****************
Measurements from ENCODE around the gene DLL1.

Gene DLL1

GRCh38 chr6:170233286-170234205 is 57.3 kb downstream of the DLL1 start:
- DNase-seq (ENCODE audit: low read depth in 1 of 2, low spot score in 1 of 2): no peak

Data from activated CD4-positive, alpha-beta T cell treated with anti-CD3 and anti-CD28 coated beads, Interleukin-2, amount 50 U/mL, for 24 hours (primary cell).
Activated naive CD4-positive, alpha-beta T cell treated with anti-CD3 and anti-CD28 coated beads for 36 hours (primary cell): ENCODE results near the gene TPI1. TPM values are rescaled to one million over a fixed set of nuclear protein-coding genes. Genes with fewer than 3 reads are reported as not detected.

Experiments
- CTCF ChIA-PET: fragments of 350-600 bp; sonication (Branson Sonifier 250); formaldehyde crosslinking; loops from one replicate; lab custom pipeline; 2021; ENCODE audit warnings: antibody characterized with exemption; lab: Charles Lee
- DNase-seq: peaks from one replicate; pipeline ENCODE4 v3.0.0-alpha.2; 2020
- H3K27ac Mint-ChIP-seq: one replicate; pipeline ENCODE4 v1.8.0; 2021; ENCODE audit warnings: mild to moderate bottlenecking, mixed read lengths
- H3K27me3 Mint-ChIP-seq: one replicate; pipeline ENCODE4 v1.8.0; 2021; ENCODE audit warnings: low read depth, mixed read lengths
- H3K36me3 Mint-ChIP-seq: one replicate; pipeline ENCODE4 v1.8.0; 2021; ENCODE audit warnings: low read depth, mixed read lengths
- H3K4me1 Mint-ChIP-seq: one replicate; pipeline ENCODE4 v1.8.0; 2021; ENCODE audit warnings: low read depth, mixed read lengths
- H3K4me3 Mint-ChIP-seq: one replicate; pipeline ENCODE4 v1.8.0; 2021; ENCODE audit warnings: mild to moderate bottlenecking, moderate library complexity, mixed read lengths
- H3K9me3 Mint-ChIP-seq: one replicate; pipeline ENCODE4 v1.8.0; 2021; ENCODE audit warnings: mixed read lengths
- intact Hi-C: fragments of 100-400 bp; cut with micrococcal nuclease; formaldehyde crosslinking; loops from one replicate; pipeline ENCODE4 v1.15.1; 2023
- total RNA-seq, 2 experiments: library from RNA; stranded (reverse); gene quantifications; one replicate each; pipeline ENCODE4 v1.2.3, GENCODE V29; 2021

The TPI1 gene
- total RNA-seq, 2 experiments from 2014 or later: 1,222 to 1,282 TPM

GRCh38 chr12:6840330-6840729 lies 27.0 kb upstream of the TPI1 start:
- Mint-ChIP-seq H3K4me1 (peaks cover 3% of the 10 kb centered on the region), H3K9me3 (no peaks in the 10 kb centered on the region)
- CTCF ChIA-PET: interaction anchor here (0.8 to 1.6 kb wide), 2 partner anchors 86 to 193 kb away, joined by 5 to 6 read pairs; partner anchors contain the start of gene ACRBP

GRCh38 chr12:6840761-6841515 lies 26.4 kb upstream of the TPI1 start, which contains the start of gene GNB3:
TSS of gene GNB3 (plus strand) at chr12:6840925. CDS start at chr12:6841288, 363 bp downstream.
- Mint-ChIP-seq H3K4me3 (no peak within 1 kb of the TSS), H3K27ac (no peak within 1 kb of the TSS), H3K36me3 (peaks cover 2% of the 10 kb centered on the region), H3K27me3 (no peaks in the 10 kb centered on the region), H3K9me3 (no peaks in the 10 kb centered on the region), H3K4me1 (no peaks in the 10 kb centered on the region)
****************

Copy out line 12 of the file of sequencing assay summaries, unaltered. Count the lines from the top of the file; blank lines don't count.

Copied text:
- H3K36me3 Mint-ChIP-seq: one replicate; pipeline ENCODE4 v1.8.0; 2021; ENCODE audit warnings: low read depth, mixed read lengths